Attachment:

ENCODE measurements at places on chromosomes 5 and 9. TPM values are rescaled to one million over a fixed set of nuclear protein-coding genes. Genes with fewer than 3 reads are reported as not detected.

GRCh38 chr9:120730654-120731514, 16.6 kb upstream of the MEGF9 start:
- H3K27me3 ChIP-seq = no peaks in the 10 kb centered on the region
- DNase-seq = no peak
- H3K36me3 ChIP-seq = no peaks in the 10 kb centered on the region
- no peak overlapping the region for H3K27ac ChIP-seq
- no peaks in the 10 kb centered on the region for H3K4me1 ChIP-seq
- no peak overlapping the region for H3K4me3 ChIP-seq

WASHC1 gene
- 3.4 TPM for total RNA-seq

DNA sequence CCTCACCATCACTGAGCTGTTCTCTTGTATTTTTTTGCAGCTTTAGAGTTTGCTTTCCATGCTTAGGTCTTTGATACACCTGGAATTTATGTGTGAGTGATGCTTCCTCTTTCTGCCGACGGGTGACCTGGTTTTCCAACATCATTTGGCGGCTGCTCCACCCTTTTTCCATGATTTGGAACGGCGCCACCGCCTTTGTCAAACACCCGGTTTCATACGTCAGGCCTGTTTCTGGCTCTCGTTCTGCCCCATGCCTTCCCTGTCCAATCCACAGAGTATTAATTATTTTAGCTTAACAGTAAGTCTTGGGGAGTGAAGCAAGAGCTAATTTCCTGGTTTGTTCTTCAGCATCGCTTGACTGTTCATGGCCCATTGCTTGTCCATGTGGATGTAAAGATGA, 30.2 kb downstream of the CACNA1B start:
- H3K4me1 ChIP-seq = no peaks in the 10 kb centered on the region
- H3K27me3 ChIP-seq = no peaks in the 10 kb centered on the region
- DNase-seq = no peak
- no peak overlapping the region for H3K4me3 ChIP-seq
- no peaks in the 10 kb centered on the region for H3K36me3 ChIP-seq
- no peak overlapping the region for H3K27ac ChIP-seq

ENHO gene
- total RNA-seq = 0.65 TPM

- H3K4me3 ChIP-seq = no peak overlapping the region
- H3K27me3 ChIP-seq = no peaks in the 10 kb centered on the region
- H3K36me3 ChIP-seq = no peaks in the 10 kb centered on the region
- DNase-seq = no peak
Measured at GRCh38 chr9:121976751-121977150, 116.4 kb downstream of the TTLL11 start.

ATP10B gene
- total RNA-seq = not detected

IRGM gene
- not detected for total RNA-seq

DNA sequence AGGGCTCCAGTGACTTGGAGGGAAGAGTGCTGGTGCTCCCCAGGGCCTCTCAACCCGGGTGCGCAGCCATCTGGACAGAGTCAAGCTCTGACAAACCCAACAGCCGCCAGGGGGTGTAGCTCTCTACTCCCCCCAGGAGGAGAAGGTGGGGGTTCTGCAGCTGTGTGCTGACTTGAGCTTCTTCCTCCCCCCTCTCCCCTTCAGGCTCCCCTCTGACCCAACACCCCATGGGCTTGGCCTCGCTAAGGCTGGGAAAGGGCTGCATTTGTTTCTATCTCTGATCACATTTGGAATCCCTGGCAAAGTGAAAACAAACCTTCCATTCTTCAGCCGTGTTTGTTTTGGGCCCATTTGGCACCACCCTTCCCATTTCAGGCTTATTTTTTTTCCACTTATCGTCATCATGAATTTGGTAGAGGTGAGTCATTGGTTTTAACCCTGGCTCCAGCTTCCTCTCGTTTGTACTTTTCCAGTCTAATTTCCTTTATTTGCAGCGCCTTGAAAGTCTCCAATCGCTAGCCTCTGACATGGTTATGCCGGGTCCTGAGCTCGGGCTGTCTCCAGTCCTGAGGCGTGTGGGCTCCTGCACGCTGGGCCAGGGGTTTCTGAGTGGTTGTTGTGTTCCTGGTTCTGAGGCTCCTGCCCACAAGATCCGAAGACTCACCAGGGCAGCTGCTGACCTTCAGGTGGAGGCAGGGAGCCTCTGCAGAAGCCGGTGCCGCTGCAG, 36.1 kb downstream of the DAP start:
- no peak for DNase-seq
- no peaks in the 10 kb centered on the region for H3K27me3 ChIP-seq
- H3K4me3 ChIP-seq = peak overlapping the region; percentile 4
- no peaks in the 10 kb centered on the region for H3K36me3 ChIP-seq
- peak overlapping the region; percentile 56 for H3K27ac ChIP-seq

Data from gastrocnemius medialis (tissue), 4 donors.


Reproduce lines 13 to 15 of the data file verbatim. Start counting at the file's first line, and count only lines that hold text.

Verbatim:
- H3K27me3 ChIP-seq = no peaks in the 10 kb centered on the region
- DNase-seq = no peak
- no peak overlapping the region for H3K4me3 ChIP-seq